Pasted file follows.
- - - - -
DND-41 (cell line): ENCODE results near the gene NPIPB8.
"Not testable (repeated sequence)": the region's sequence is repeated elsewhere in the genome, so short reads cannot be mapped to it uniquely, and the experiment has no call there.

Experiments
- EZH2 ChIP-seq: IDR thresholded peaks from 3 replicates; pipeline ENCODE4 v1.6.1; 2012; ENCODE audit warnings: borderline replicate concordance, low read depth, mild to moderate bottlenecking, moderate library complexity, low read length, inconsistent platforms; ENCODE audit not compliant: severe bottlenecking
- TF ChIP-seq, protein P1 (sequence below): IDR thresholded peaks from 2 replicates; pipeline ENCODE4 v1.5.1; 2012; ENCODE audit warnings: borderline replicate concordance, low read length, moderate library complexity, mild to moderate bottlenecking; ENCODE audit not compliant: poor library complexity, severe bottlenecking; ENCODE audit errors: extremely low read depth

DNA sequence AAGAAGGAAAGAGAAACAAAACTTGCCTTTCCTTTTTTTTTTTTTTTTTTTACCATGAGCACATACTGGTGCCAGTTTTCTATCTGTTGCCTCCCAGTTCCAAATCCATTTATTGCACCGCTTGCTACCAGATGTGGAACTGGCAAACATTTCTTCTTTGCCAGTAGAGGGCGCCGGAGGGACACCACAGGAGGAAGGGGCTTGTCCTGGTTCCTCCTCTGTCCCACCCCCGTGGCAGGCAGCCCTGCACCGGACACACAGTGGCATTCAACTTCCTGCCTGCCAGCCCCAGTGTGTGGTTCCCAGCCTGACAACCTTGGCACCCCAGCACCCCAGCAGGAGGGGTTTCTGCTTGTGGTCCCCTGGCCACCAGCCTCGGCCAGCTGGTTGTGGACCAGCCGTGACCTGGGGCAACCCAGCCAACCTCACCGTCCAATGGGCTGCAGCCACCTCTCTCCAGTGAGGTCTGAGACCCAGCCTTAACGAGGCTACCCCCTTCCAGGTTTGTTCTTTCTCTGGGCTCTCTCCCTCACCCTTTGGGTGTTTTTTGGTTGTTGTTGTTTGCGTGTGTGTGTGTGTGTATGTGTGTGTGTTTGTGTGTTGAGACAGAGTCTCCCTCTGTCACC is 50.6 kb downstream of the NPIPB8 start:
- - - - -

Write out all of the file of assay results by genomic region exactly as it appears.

DND-41 (cell line): ENCODE results near the gene NPIPB8.
"Not testable (repeated sequence)": the region's sequence is repeated elsewhere in the genome, so short reads cannot be mapped to it uniquely, and the experiment has no call there.

Experiments
- EZH2 ChIP-seq: IDR thresholded peaks from 3 replicates; pipeline ENCODE4 v1.6.1; 2012; ENCODE audit warnings: borderline replicate concordance, low read depth, mild to moderate bottlenecking, moderate library complexity, low read length, inconsistent platforms; ENCODE audit not compliant: severe bottlenecking
- TF ChIP-seq, protein P1 (sequence below): IDR thresholded peaks from 2 replicates; pipeline ENCODE4 v1.5.1; 2012; ENCODE audit warnings: borderline replicate concordance, low read length, moderate library complexity, mild to moderate bottlenecking; ENCODE audit not compliant: poor library complexity, severe bottlenecking; ENCODE audit errors: extremely low read depth

DNA sequence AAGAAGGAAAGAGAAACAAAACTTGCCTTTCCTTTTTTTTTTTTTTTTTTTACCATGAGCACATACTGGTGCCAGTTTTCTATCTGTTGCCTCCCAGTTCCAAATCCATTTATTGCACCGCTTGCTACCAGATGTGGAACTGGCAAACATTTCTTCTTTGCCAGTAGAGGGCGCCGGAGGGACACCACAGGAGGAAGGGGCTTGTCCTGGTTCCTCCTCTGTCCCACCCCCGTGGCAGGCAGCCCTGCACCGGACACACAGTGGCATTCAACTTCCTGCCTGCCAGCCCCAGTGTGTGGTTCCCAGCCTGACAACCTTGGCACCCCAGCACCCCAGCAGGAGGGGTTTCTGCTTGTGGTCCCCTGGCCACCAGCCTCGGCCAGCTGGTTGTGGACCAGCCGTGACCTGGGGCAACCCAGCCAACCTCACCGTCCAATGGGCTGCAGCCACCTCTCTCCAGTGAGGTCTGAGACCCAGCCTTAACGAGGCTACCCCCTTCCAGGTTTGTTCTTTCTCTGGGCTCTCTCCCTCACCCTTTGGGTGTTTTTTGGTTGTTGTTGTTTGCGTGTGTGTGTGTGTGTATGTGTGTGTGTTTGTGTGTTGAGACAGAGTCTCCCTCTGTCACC is 50.6 kb downstream of the NPIPB8 start: